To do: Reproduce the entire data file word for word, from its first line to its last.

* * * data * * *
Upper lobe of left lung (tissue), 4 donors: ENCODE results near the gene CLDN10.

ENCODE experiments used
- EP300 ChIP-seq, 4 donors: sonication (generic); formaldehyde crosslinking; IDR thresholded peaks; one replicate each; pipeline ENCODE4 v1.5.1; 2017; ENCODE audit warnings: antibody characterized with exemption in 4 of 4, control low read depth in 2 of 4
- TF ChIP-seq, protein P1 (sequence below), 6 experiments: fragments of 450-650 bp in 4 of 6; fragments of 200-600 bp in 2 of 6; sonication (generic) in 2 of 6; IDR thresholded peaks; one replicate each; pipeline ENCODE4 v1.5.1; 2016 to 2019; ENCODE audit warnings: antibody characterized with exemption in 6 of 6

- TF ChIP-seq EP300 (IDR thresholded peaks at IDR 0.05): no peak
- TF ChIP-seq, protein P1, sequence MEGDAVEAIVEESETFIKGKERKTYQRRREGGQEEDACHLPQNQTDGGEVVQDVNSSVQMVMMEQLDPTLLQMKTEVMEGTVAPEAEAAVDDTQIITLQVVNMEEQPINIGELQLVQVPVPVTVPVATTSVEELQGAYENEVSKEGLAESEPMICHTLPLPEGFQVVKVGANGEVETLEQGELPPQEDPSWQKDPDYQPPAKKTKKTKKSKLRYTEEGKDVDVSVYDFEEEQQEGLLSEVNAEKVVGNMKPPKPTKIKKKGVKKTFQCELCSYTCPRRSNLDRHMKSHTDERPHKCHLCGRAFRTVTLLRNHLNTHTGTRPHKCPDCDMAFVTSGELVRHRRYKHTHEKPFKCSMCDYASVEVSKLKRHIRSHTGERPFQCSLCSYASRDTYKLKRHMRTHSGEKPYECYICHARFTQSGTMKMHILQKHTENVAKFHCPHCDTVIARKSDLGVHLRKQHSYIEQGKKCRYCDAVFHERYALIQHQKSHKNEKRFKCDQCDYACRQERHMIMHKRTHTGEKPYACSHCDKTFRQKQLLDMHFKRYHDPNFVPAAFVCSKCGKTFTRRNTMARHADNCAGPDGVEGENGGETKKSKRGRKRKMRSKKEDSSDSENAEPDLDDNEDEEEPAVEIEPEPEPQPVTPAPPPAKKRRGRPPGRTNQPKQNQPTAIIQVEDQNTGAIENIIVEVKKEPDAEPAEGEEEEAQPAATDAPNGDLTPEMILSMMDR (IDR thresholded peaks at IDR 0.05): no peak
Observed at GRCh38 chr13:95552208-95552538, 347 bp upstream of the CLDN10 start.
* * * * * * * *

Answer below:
Upper lobe of left lung (tissue), 4 donors: ENCODE results near the gene CLDN10.

ENCODE experiments used
- EP300 ChIP-seq, 4 donors: sonication (generic); formaldehyde crosslinking; IDR thresholded peaks; one replicate each; pipeline ENCODE4 v1.5.1; 2017; ENCODE audit warnings: antibody characterized with exemption in 4 of 4, control low read depth in 2 of 4
- TF ChIP-seq, protein P1 (sequence below), 6 experiments: fragments of 450-650 bp in 4 of 6; fragments of 200-600 bp in 2 of 6; sonication (generic) in 2 of 6; IDR thresholded peaks; one replicate each; pipeline ENCODE4 v1.5.1; 2016 to 2019; ENCODE audit warnings: antibody characterized with exemption in 6 of 6

- TF ChIP-seq EP300 (IDR thresholded peaks at IDR 0.05): no peak
- TF ChIP-seq, protein P1, sequence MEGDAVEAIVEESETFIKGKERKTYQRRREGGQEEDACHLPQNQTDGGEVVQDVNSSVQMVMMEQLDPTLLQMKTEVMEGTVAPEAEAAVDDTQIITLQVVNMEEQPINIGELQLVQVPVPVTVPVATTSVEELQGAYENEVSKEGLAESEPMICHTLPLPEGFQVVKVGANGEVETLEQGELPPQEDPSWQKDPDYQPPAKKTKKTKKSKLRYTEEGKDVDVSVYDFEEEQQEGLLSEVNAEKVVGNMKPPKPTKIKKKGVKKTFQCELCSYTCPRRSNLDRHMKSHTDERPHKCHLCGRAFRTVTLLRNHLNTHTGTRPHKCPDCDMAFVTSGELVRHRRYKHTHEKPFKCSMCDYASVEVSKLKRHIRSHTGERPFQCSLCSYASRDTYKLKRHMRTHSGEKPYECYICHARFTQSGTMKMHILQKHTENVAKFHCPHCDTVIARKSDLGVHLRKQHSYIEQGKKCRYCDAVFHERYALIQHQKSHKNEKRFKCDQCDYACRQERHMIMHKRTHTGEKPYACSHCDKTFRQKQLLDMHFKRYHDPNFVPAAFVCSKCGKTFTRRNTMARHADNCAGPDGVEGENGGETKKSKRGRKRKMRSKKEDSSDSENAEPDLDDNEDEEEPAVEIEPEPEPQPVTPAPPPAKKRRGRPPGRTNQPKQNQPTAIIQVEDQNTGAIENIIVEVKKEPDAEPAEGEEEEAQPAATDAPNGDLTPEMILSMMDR (IDR thresholded peaks at IDR 0.05): no peak
Observed at GRCh38 chr13:95552208-95552538, 347 bp upstream of the CLDN10 start.